James Bonta served as Director of Corrections Research at Public Safety Canada from 1990 until 2015. He received his PhD in Clinical Psychology from the University of Ottawa in 1979. Bonta was a psychologist, and later Chief Psychologist, at the Ottawa-Carleton Detention Centre, a maximum-security remand facility for adults and young offenders. Throughout his career, Bonta has held various academic appointments and professional posts. He is a Fellow of the Canadian Psychological Association, a recipient of the Association’s Criminal Justice Section’s Career Contribution Award for 2009, the Queen Elizabeth II Diamond Jubilee Medal, 2012, the Maud Booth Correctional Services Award, 2015, and the 2015 Community Corrections Award from the International Corrections and Prisons Association.

    The late D.A. Andrews was a noted psychologist affiliated with Carleton University throughout his academic career. His work on the psychology of criminal conduct produced what became known as the "theory of correctional intervention," which set the standard for successful intervention practices throughout the field of corrections worldwide. He was a founding member of Carleton’s Criminology and Criminal Justice Program and a Fellow of the Canadian Psychological Association.

    Praise for the Sixth Edition:

    "…The Psychology of Criminal Conduct is the most important book ever written in criminology. A scientific tour de force, it outlines the evidence-based RNR paradigm for understanding why people break the law and how to affect their rehabilitation. This paradigm has been used across and beyond North America to save countless offenders from a life in crime and thus countless citizens from victimization. To be literate in criminology and in correctional treatment, all scholars, students, and practitioners should read this book—and then, as I do, keep it close by and consult it often.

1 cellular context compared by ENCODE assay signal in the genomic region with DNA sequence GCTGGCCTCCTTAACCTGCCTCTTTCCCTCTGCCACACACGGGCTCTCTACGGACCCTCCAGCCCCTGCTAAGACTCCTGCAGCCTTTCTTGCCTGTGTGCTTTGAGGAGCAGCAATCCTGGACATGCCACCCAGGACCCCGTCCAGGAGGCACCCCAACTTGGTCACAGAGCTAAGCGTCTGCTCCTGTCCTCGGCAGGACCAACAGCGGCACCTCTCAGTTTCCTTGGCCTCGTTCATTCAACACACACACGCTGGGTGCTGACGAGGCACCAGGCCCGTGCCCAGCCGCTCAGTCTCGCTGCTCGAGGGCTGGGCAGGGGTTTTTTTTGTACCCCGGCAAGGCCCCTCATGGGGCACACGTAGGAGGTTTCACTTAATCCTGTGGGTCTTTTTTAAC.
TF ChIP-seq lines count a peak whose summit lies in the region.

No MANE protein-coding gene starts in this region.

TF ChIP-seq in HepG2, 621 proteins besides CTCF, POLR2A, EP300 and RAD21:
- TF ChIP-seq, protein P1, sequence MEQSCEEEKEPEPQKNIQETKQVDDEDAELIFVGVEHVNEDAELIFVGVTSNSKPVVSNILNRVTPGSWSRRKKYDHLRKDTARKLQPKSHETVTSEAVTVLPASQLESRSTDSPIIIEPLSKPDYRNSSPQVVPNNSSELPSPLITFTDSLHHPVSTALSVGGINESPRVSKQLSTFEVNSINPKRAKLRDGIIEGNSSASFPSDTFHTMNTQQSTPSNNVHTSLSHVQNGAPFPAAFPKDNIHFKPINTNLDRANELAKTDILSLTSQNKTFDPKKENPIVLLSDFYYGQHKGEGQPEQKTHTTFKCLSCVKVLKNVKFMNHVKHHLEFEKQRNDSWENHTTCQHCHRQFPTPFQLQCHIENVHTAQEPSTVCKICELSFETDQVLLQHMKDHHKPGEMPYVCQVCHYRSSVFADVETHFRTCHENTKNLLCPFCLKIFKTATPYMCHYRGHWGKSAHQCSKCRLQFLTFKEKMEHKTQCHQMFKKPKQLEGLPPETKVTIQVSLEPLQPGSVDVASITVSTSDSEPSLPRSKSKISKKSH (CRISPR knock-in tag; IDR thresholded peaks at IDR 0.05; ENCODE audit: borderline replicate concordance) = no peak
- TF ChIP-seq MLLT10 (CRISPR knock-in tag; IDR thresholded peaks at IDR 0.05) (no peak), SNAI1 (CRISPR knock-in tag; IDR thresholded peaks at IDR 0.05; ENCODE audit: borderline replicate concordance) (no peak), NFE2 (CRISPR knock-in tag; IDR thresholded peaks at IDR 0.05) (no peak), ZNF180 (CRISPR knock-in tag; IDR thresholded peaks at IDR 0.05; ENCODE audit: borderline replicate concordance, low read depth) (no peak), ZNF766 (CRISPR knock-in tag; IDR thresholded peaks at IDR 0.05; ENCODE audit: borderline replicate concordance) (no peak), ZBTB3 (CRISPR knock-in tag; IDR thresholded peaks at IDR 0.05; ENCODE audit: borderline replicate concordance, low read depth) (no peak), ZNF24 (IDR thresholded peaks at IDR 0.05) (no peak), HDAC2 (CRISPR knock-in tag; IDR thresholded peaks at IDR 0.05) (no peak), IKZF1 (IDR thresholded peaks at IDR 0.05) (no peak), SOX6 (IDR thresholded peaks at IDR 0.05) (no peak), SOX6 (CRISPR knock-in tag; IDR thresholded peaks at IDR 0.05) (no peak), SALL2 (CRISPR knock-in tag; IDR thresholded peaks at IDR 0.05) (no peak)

– Francis T. Cullen, Distinguished Research Professor Emeritus, Criminal Justice, University of Cincinnati, Recipient of the 2022 Stockholm Prize in Criminology

    No other single book has so transformed the field of correctional intervention. For more than 20 years this volume has been essential reading for everyone: from students of criminal psychology to correctional professionals, including prison officers, probation officers, case managers, and experienced psychologists.

    --Devon Polaschek, PhD DipClinPsyc, Professor, Criminal Psychology, Victoria University of Wellington

    The book shows how to explain, predict, and treat sexual, violent, acquisitive, and other offending and puts the findings in a convincing theoretical and practice-oriented framework. It is essential reading not only for students in the fields of criminology, psychology and law, forensic psychology and psychiatry, sociology, social work and other crime-related disciplines, but also for researchers, practitioners, and policy makers in these areas.

    –Friedrich Lösel, Professor and Director Emeritus, Institute of Criminology, Cambridge University (UK), and Institute of Psychology, University of Erlangen-Nuremberg